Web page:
Who among us can cast the first stone? Are any of us perfect? Haven’t we all made mistakes? Where is the love and forgiveness of Christ? You’re right, this is an opportunity to show Scott Stapp and the world what God’s love is all about. Let’s pray we don’t blow it.
After reading a few messages you received about Scott Stapp, I am more upset about the reactions people have had than what Stapp himself may have done. Why are so many forgetting to be merciful and forgiving—forgetting to be Christian?
Jimmie R. Brodersen
If a person decides they are not going to listen to music performed, written, or played by a sinner, then they are going to have a quiet life.
I’ve read a couple of the responses condemning Stapp, and I am somewhat shocked. What makes us feel so free to condemn a person so harshly? How would these people have responded to Jesus, since he did so many things that either broke religious laws or were forbidden by the religious leaders? I am not condoning behavior like this, but [we need] to proceed with caution when speaking so strongly. Instead of reacting so harshly to what Stapp did, why don’t we start a huge prayer chain for him?
Isn’t it staggering how many Christians are so out of touch with their own iniquity that they’re shocked when a “public Christian” sins? Faith in Christ doesn’t erase the pathologies associated with original sin, [nor] does it erase our individual demons. Faith in Christ, however, gives us the grace to fight those demons—and to pick ourselves up after all our defeats, big and small. What Christians need to realize is that justice without mercy is no justice at all, and mercy without justice is cheap grace. That so many American Christians have such a Pharisee complex points to something of a cultural and catechetical meltdown in our churches.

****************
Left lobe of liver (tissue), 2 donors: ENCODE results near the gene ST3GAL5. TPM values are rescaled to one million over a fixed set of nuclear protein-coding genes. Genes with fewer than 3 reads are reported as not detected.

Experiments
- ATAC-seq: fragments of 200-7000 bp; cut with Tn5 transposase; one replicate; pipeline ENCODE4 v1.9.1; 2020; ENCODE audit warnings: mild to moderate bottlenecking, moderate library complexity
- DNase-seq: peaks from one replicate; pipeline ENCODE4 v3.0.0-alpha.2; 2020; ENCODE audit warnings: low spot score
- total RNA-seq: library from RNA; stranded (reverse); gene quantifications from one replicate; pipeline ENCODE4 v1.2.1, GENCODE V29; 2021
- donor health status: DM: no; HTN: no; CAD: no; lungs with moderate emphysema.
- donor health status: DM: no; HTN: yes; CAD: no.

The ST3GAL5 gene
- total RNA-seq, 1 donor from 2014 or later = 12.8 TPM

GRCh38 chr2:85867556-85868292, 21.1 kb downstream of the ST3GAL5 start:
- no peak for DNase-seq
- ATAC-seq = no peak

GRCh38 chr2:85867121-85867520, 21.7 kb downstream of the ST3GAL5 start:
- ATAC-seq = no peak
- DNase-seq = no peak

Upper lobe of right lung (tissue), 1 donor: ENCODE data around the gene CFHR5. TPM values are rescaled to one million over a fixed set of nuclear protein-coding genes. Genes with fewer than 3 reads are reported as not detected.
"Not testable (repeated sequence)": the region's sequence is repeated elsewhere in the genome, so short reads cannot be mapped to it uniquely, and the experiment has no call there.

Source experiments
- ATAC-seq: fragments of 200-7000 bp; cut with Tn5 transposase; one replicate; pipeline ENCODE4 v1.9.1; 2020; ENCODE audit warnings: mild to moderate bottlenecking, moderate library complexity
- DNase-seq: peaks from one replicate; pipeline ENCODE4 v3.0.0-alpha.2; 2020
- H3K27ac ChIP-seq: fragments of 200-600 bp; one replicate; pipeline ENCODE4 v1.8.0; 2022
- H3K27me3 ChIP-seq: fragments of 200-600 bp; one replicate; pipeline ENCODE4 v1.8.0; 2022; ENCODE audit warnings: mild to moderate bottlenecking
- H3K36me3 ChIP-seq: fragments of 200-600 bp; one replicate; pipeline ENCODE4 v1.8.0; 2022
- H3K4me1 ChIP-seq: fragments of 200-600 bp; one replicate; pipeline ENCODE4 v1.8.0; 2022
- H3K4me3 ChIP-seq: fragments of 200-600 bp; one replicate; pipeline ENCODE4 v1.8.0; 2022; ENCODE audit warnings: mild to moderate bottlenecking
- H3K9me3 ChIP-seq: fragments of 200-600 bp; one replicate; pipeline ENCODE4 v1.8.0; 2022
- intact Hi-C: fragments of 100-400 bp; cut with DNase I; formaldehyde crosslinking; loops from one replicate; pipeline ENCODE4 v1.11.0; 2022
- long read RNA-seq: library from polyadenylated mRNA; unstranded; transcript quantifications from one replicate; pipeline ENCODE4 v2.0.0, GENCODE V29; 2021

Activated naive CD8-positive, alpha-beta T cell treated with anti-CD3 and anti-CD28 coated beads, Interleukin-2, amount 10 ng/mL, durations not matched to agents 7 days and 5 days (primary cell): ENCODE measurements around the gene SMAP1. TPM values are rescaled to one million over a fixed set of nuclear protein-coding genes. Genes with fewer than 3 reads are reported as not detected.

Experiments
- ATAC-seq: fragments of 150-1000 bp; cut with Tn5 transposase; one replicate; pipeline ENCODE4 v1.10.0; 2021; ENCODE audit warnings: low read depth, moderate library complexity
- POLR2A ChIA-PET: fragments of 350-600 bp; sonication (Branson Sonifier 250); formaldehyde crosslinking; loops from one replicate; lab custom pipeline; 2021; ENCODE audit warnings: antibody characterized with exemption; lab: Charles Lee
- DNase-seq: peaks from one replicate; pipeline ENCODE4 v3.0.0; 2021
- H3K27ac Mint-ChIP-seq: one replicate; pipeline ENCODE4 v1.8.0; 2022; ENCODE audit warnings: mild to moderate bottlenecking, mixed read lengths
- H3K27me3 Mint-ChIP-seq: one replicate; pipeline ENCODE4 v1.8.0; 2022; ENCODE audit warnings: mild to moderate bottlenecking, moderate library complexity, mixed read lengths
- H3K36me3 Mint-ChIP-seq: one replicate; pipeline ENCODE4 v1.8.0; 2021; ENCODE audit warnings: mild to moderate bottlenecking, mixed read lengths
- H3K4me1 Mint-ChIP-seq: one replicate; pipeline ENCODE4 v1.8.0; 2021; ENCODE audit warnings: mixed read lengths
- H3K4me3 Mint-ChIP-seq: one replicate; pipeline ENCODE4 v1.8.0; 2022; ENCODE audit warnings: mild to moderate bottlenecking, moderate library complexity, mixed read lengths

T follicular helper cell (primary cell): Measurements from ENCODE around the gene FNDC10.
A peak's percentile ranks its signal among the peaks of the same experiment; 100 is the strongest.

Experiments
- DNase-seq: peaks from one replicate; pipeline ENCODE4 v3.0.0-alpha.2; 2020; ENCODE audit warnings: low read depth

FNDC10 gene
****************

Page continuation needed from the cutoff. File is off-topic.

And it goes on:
Mr. Stapp is a Christian, not Christ.
Isn’t it interesting that in many cases, the very reaction coming from areas within contemporary Christianity is the very thing that they are themselves accusing of Stapp.
As Christians, we find ourselves angered over Stapp’s [struggles with alcohol]. We shout out, “What kind of message is he sending?” and vow to boycott. We allow his name to [enter] our coffee table conversations, pulling out our own pieties for display. All for the sake of “the message we send.” Personally, let me always err on the side of “What message am I sending?” Are my reactions of disgust, anger and rebuke reflecting and distributing the love and grace of Christ, or am I literally trying to “beat the hell” out of others with my soapbox?
Pastor Jim Lane
I learned a long time ago that being a Christian in the public eye does not give me a special ability to rise above the perils of everyday sins. If my Christian brother or sister is down, I’d much rather help them get back on track than say, “How disappointing—this really hurts our image,” and turn my back to them because they didn’t keep up “the requirements of a quality Christian.”
Lorrie Babcock Hendrickson, President
Music City Christian Fellowship
As any seasoned Christian knows, the sooner you make a public step of faith, the sooner Satan bombards you with all kinds of junk. The key to remember is that we are all still growing—no one is perfect, and the only person we should be looking to as a role model is Jesus Christ, the one and only superman.
We should allow time to not only tell the truth of the situation, but also give Stapp a chance to move beyond this and have the chance to show his colors for Christ. Grace is needed, not condemnation.